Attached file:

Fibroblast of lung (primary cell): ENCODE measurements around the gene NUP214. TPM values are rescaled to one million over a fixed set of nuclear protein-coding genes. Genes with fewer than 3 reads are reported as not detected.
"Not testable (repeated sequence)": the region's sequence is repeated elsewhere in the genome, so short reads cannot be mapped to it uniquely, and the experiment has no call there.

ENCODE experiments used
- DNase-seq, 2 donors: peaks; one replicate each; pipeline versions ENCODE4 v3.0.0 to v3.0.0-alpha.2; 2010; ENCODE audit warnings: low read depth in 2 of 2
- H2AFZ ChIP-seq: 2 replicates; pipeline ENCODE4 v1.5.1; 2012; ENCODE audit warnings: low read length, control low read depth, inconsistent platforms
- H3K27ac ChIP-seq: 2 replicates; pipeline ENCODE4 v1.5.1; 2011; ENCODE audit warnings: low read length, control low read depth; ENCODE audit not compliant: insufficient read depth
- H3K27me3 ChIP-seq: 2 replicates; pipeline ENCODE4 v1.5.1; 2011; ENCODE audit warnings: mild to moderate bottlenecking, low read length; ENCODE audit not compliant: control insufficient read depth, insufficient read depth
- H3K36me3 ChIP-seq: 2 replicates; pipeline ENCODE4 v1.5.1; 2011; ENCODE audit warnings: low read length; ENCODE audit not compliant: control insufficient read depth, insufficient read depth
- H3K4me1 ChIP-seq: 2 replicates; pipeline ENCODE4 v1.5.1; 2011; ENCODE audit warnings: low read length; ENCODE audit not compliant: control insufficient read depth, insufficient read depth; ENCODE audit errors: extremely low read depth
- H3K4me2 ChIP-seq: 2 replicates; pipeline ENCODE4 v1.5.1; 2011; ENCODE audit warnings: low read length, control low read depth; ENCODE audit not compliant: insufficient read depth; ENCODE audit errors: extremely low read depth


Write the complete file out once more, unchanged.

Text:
Fibroblast of lung (primary cell): ENCODE measurements around the gene NUP214. TPM values are rescaled to one million over a fixed set of nuclear protein-coding genes. Genes with fewer than 3 reads are reported as not detected.
"Not testable (repeated sequence)": the region's sequence is repeated elsewhere in the genome, so short reads cannot be mapped to it uniquely, and the experiment has no call there.

ENCODE experiments used
- DNase-seq, 2 donors: peaks; one replicate each; pipeline versions ENCODE4 v3.0.0 to v3.0.0-alpha.2; 2010; ENCODE audit warnings: low read depth in 2 of 2
- H2AFZ ChIP-seq: 2 replicates; pipeline ENCODE4 v1.5.1; 2012; ENCODE audit warnings: low read length, control low read depth, inconsistent platforms
- H3K27ac ChIP-seq: 2 replicates; pipeline ENCODE4 v1.5.1; 2011; ENCODE audit warnings: low read length, control low read depth; ENCODE audit not compliant: insufficient read depth
- H3K27me3 ChIP-seq: 2 replicates; pipeline ENCODE4 v1.5.1; 2011; ENCODE audit warnings: mild to moderate bottlenecking, low read length; ENCODE audit not compliant: control insufficient read depth, insufficient read depth
- H3K36me3 ChIP-seq: 2 replicates; pipeline ENCODE4 v1.5.1; 2011; ENCODE audit warnings: low read length; ENCODE audit not compliant: control insufficient read depth, insufficient read depth
- H3K4me1 ChIP-seq: 2 replicates; pipeline ENCODE4 v1.5.1; 2011; ENCODE audit warnings: low read length; ENCODE audit not compliant: control insufficient read depth, insufficient read depth; ENCODE audit errors: extremely low read depth
- H3K4me2 ChIP-seq: 2 replicates; pipeline ENCODE4 v1.5.1; 2011; ENCODE audit warnings: low read length, control low read depth; ENCODE audit not compliant: insufficient read depth; ENCODE audit errors: extremely low read depth